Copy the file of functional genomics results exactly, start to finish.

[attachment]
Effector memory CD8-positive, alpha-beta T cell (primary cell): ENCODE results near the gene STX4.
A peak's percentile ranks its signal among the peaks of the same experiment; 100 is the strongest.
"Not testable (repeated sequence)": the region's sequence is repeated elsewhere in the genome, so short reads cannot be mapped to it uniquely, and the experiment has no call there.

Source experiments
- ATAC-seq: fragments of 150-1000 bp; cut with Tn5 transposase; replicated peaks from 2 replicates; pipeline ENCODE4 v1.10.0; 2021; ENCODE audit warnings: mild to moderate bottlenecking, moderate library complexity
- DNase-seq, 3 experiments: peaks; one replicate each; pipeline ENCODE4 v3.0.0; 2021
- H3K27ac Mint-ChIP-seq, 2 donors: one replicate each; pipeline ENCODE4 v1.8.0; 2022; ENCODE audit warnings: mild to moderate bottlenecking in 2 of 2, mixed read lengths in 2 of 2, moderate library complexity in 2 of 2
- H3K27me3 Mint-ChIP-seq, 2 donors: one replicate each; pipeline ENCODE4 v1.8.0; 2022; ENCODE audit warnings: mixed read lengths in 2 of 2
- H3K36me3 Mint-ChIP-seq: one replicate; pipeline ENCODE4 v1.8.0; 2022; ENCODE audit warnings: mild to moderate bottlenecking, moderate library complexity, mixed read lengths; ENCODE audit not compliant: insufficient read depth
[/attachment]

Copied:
Effector memory CD8-positive, alpha-beta T cell (primary cell): ENCODE results near the gene STX4.
A peak's percentile ranks its signal among the peaks of the same experiment; 100 is the strongest.
"Not testable (repeated sequence)": the region's sequence is repeated elsewhere in the genome, so short reads cannot be mapped to it uniquely, and the experiment has no call there.

Source experiments
- ATAC-seq: fragments of 150-1000 bp; cut with Tn5 transposase; replicated peaks from 2 replicates; pipeline ENCODE4 v1.10.0; 2021; ENCODE audit warnings: mild to moderate bottlenecking, moderate library complexity
- DNase-seq, 3 experiments: peaks; one replicate each; pipeline ENCODE4 v3.0.0; 2021
- H3K27ac Mint-ChIP-seq, 2 donors: one replicate each; pipeline ENCODE4 v1.8.0; 2022; ENCODE audit warnings: mild to moderate bottlenecking in 2 of 2, mixed read lengths in 2 of 2, moderate library complexity in 2 of 2
- H3K27me3 Mint-ChIP-seq, 2 donors: one replicate each; pipeline ENCODE4 v1.8.0; 2022; ENCODE audit warnings: mixed read lengths in 2 of 2
- H3K36me3 Mint-ChIP-seq: one replicate; pipeline ENCODE4 v1.8.0; 2022; ENCODE audit warnings: mild to moderate bottlenecking, moderate library complexity, mixed read lengths; ENCODE audit not compliant: insufficient read depth